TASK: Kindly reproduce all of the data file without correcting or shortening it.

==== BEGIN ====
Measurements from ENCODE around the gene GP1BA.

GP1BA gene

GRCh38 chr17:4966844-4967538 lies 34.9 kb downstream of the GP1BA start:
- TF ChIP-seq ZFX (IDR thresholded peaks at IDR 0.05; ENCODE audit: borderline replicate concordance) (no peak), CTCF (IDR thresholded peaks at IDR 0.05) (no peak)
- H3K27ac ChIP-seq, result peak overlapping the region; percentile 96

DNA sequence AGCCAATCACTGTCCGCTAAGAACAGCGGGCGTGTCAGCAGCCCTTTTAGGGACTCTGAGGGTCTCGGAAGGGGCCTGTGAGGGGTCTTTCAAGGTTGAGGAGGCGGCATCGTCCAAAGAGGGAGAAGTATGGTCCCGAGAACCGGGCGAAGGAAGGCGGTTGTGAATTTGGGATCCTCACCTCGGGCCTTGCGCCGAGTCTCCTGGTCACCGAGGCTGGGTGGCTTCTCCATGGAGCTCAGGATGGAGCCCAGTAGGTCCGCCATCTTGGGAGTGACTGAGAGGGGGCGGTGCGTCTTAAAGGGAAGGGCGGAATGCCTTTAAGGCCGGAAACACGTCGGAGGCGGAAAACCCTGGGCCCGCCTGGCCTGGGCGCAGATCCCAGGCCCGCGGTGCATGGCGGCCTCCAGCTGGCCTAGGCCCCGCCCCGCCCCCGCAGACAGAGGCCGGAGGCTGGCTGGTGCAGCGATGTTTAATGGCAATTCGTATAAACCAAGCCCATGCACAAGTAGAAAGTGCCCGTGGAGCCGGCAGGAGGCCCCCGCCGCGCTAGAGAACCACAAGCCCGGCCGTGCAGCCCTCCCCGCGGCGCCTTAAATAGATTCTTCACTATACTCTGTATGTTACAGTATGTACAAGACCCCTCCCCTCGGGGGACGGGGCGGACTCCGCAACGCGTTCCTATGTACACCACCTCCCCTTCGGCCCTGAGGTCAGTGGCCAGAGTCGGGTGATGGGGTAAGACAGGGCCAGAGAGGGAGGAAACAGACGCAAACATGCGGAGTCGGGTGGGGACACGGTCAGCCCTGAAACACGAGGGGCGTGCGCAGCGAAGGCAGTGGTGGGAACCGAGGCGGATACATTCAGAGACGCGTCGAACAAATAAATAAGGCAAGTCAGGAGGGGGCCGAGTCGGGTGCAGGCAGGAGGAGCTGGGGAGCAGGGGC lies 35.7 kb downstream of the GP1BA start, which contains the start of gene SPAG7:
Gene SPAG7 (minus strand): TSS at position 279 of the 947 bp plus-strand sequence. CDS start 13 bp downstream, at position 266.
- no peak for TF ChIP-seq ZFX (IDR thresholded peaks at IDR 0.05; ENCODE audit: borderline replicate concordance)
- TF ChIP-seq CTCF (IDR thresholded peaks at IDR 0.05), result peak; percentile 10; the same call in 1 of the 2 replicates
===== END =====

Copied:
Measurements from ENCODE around the gene GP1BA.

GP1BA gene

GRCh38 chr17:4966844-4967538 lies 34.9 kb downstream of the GP1BA start:
- TF ChIP-seq ZFX (IDR thresholded peaks at IDR 0.05; ENCODE audit: borderline replicate concordance) (no peak), CTCF (IDR thresholded peaks at IDR 0.05) (no peak)
- H3K27ac ChIP-seq, result peak overlapping the region; percentile 96

DNA sequence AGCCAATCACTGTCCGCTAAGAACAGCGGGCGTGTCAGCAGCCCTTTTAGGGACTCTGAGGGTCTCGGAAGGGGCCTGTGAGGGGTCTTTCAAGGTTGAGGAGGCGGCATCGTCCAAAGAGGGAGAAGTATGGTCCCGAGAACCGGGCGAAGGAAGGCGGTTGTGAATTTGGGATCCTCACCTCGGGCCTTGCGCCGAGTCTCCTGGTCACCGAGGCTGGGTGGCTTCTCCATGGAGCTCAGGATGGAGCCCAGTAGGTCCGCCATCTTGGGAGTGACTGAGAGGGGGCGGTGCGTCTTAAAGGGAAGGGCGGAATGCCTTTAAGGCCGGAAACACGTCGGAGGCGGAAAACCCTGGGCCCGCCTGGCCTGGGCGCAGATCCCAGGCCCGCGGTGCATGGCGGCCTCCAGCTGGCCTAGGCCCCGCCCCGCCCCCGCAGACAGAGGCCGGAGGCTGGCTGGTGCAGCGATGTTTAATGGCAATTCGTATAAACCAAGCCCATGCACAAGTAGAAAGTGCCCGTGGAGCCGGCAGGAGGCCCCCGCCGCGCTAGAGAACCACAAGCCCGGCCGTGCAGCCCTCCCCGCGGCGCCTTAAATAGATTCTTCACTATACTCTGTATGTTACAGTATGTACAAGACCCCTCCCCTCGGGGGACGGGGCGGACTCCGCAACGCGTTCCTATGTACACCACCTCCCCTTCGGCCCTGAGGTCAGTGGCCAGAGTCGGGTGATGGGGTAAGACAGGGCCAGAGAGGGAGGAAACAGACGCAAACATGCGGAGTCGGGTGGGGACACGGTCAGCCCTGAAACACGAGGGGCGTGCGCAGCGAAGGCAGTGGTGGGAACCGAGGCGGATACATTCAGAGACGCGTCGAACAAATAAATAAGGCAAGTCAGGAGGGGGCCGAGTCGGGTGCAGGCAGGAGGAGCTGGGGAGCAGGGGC lies 35.7 kb downstream of the GP1BA start, which contains the start of gene SPAG7:
Gene SPAG7 (minus strand): TSS at position 279 of the 947 bp plus-strand sequence. CDS start 13 bp downstream, at position 266.
- no peak for TF ChIP-seq ZFX (IDR thresholded peaks at IDR 0.05; ENCODE audit: borderline replicate concordance)
- TF ChIP-seq CTCF (IDR thresholded peaks at IDR 0.05), result peak; percentile 10; the same call in 1 of the 2 replicates